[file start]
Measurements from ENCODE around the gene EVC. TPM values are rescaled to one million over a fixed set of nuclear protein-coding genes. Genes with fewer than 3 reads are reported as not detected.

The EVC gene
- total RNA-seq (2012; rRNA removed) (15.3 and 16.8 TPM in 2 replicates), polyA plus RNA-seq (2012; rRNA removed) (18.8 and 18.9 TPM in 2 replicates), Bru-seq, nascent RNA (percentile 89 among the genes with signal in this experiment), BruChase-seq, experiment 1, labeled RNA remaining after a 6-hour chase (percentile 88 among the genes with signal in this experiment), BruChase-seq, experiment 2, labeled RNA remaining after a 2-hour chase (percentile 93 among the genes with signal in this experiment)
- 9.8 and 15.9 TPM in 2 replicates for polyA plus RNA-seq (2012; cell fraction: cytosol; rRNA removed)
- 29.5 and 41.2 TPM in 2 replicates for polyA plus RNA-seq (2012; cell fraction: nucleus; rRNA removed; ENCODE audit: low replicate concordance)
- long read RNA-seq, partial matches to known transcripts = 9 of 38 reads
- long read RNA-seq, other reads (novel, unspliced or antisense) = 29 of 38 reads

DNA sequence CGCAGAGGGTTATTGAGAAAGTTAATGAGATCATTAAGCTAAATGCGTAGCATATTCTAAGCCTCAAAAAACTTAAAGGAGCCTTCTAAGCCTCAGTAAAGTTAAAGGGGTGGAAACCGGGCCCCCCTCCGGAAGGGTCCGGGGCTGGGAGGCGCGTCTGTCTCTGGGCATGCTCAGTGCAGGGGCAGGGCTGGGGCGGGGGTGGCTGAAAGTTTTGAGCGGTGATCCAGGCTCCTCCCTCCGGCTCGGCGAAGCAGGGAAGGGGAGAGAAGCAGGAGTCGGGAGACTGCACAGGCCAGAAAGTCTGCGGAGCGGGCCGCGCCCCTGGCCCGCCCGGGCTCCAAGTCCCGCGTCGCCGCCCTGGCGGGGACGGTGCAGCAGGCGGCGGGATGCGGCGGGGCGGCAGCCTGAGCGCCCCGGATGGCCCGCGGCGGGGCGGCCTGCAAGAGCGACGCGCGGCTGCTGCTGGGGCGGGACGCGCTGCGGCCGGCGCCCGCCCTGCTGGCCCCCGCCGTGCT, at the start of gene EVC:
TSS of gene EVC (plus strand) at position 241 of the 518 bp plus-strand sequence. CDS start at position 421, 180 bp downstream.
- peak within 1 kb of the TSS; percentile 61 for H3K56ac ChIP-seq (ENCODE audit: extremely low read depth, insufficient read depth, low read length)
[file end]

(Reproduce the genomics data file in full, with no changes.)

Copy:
Measurements from ENCODE around the gene EVC. TPM values are rescaled to one million over a fixed set of nuclear protein-coding genes. Genes with fewer than 3 reads are reported as not detected.

The EVC gene
- total RNA-seq (2012; rRNA removed) (15.3 and 16.8 TPM in 2 replicates), polyA plus RNA-seq (2012; rRNA removed) (18.8 and 18.9 TPM in 2 replicates), Bru-seq, nascent RNA (percentile 89 among the genes with signal in this experiment), BruChase-seq, experiment 1, labeled RNA remaining after a 6-hour chase (percentile 88 among the genes with signal in this experiment), BruChase-seq, experiment 2, labeled RNA remaining after a 2-hour chase (percentile 93 among the genes with signal in this experiment)
- 9.8 and 15.9 TPM in 2 replicates for polyA plus RNA-seq (2012; cell fraction: cytosol; rRNA removed)
- 29.5 and 41.2 TPM in 2 replicates for polyA plus RNA-seq (2012; cell fraction: nucleus; rRNA removed; ENCODE audit: low replicate concordance)
- long read RNA-seq, partial matches to known transcripts = 9 of 38 reads
- long read RNA-seq, other reads (novel, unspliced or antisense) = 29 of 38 reads

DNA sequence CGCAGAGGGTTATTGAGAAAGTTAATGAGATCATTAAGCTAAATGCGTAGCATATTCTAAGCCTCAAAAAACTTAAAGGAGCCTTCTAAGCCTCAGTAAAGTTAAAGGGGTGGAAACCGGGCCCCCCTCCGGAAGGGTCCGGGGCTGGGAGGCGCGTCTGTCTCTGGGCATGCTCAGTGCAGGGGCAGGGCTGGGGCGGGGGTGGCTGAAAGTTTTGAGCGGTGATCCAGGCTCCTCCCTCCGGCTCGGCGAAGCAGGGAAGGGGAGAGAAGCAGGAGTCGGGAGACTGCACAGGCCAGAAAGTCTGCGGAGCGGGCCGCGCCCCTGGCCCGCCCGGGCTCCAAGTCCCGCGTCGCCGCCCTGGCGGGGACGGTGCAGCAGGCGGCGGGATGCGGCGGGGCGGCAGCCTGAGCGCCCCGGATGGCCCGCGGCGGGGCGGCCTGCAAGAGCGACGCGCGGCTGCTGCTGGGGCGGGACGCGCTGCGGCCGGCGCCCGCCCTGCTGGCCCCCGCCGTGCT, at the start of gene EVC:
TSS of gene EVC (plus strand) at position 241 of the 518 bp plus-strand sequence. CDS start at position 421, 180 bp downstream.
- peak within 1 kb of the TSS; percentile 61 for H3K56ac ChIP-seq (ENCODE audit: extremely low read depth, insufficient read depth, low read length)